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The outspoken Senator has finally seen the error of his plagiarizing ways  And has hurriedly released the following statement on the subject:

Although plagiarism in some contexts is considered theft or stealing, the concept does not exist in a legal sense. "Plagiarism" is not mentioned in any current statute, either criminal or civil. Some cases may be are treated as unfair competition or a violation of the doctrine of moral rights. The increased availability of intellectual property due to a rise in technology has furthered the debate as to whether copyright offenses are criminal. [much better citation needed] In short, people are asked to use the guideline, "...if you did not write it yourself, you must give credit."[11] [unless it is an unreliable source?]

Within academia, plagiarism by students, professors, or researchers is considered academic dishonesty or academic fraud, and offenders are subject to academic censure, up to and including expulsion. Many institutions use plagiarism detection software to uncover potential plagiarism and to deter students from plagiarizing (which seems totally unfair, by the way). In journalism, plagiarism is considered a breach of journalistic ethics, and reporters caught plagiarizing typically face disciplinary measures ranging from suspension to termination of employment. Some individuals politicians caught plagiarizing in academic or journalistic contexts claim that they plagiarized unintentionally, by failing to include quotations or give the appropriate citation. While plagiarism in scholarship and journalism has a centuries-old history, the development of the Internet, where articles appear as electronic text, has made the physical act of copying the work of others much easier. Trust me.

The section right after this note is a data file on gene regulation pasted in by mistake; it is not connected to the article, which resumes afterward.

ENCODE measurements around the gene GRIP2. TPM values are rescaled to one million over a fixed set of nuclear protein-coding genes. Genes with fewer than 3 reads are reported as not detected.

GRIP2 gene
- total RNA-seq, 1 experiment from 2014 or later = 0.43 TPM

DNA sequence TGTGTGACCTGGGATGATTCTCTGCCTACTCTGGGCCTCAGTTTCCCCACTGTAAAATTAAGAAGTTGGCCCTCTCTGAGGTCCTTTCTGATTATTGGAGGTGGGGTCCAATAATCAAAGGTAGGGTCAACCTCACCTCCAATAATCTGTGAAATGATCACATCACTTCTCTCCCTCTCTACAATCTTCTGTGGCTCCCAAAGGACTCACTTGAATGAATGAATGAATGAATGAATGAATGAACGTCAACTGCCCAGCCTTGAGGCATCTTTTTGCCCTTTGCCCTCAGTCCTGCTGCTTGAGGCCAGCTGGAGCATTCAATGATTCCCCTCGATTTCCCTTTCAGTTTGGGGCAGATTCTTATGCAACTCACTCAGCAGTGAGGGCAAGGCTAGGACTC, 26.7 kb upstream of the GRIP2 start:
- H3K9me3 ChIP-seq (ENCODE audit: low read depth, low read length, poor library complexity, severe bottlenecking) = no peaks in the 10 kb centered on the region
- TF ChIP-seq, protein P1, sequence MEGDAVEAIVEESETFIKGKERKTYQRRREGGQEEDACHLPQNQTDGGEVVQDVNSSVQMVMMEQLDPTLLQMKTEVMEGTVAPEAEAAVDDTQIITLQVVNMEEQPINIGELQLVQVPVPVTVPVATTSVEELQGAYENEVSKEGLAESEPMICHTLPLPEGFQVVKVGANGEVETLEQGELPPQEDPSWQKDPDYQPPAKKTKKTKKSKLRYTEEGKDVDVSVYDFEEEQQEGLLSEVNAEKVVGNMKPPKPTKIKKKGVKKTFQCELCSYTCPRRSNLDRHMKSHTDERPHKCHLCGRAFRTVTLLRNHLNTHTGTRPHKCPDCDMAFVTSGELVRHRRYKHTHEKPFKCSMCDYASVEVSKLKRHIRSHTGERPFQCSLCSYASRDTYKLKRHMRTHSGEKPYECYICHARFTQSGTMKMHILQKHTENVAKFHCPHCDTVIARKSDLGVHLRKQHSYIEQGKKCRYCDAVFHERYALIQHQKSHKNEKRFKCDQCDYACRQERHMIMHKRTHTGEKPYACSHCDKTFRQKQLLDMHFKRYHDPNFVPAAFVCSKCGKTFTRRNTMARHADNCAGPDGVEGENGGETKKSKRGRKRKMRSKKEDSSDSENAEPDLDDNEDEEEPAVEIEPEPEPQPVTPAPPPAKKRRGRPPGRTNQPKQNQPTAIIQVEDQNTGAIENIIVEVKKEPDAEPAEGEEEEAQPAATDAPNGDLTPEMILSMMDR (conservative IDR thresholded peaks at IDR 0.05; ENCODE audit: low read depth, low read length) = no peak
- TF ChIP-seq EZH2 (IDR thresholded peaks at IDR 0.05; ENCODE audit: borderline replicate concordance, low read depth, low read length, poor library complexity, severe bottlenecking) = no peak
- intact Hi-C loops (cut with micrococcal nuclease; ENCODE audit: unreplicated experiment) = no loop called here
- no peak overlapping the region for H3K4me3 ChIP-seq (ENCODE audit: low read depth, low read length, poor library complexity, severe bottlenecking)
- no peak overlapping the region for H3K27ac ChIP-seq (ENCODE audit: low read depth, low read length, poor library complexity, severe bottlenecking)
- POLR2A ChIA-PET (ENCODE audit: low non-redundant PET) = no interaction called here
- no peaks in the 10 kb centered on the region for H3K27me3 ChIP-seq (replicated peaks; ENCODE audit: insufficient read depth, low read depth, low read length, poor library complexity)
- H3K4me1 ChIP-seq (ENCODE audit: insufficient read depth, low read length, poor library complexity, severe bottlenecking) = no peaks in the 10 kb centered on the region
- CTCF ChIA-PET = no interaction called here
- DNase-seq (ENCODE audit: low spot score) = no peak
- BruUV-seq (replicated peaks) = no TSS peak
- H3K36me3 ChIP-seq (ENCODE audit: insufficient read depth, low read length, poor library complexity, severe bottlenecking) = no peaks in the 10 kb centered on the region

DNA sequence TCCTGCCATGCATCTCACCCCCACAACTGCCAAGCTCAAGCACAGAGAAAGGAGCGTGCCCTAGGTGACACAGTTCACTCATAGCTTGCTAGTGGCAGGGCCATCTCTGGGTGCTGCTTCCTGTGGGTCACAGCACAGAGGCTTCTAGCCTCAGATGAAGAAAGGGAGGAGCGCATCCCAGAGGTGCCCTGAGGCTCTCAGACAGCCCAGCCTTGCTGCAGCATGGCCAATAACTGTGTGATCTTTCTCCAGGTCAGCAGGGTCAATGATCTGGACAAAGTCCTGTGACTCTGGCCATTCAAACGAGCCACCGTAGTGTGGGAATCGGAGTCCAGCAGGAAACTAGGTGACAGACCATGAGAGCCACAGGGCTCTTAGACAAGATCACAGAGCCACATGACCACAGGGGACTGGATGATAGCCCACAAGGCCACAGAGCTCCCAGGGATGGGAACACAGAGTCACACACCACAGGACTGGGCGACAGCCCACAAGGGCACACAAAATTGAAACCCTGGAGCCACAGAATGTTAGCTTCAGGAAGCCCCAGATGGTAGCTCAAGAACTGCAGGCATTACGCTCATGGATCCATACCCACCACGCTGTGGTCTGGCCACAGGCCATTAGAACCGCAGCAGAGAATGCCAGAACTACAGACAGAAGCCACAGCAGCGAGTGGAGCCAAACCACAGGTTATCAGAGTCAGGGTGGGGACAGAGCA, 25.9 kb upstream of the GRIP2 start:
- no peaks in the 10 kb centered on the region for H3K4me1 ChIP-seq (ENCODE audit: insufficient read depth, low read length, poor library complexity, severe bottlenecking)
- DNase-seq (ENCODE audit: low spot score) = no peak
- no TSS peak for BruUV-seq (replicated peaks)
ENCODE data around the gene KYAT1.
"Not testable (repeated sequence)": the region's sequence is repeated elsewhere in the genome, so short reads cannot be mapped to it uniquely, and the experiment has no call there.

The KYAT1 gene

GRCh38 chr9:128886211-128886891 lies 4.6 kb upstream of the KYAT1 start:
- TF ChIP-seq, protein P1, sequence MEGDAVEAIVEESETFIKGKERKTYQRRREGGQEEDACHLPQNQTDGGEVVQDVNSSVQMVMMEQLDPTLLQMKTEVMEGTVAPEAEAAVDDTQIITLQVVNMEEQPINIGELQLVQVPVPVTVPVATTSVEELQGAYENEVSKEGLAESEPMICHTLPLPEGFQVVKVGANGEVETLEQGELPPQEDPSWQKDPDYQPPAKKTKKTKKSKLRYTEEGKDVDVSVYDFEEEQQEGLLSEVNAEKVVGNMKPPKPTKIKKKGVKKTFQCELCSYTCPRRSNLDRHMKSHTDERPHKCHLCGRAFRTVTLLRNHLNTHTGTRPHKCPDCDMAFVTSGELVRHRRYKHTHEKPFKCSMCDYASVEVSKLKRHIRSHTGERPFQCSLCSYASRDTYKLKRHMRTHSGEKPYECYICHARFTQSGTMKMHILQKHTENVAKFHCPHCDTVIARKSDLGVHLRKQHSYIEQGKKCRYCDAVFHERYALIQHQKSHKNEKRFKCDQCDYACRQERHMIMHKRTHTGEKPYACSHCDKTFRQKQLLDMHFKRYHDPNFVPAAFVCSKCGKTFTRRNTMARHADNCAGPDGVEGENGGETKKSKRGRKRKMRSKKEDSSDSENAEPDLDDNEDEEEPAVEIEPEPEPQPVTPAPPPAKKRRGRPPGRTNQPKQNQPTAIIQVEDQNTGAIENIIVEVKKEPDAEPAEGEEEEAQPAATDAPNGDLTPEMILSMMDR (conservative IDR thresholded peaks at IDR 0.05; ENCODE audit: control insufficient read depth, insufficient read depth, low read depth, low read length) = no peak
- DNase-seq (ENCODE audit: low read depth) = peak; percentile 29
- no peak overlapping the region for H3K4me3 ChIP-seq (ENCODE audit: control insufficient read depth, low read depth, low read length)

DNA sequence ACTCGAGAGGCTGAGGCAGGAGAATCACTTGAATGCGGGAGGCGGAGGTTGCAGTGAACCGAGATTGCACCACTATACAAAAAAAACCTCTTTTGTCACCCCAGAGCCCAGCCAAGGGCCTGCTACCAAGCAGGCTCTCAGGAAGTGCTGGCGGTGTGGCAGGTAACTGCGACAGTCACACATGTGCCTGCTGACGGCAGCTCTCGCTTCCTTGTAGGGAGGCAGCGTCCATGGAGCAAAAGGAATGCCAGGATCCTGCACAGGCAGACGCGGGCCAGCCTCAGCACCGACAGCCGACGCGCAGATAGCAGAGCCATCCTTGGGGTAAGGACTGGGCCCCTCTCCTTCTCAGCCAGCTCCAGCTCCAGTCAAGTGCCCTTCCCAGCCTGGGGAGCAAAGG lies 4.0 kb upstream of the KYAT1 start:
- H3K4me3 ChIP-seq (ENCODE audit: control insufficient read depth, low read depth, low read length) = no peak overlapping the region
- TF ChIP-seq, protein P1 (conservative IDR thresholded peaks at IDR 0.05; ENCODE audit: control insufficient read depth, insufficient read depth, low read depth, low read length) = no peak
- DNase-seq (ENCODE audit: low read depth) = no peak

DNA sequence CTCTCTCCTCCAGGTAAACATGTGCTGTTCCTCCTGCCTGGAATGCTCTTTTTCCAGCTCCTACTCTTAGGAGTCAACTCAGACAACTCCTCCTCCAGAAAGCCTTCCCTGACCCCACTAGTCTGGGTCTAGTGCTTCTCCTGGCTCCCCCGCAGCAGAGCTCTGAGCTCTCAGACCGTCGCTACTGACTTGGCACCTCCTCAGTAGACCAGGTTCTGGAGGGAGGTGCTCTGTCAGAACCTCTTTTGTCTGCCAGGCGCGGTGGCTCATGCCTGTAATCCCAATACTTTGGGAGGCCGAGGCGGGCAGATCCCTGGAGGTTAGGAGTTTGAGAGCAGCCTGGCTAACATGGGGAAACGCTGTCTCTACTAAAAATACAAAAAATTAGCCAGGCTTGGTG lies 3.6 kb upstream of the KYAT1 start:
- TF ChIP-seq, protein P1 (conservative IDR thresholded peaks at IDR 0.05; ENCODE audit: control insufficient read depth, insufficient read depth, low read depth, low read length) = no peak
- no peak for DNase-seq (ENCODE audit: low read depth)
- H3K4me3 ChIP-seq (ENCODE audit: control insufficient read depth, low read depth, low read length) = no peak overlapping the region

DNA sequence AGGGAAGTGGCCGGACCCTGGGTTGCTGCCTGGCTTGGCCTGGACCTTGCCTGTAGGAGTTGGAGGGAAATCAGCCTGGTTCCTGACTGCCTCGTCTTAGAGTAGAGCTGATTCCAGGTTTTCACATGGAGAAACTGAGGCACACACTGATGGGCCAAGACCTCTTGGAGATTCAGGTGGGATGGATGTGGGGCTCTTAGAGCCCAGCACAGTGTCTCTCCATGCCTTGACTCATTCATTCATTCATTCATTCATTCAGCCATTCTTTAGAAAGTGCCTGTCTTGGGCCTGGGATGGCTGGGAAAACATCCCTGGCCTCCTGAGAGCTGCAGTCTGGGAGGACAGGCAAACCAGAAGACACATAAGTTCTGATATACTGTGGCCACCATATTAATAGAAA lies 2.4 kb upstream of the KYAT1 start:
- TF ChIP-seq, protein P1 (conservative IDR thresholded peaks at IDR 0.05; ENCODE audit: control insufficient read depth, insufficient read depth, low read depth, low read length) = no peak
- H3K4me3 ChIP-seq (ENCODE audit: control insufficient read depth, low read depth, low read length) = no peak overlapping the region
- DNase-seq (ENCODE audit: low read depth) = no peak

Then the learned senator goes on to list some of the reasons, when and why plagiarism might be "justifiably" excused:

Among other factors that may excuse reuse of previously published material Samuelson (author of "Self-plagiarism or fair use?") lists the following:

  1)  The previous work must be restated to lay the groundwork for a new contribution in the second work.
  2)  Portions of the previous work must be repeated to deal with new evidence or arguments.
  3)  The audience for each work is so different that publishing the same work in different places is necessary to get the message out.
  4)  The author speaker thinks they said it so well the first time that it makes no sense to say it differently a second time.


The senator told "This Week" that says he doesn't consider speeches to carry the same rules of attribution that written pieces do, and said that he took offense to any suggestion of being intentionally dishonest or misleading.

He added: "I'm being unfairly targeted by a bunch of hacks and haters ...
Afterall, I should know a little somthin' about that."

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.
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[ Full Disclosure: Senator Paul didn't really say most of those things -- but just give him time and he probably will. ]



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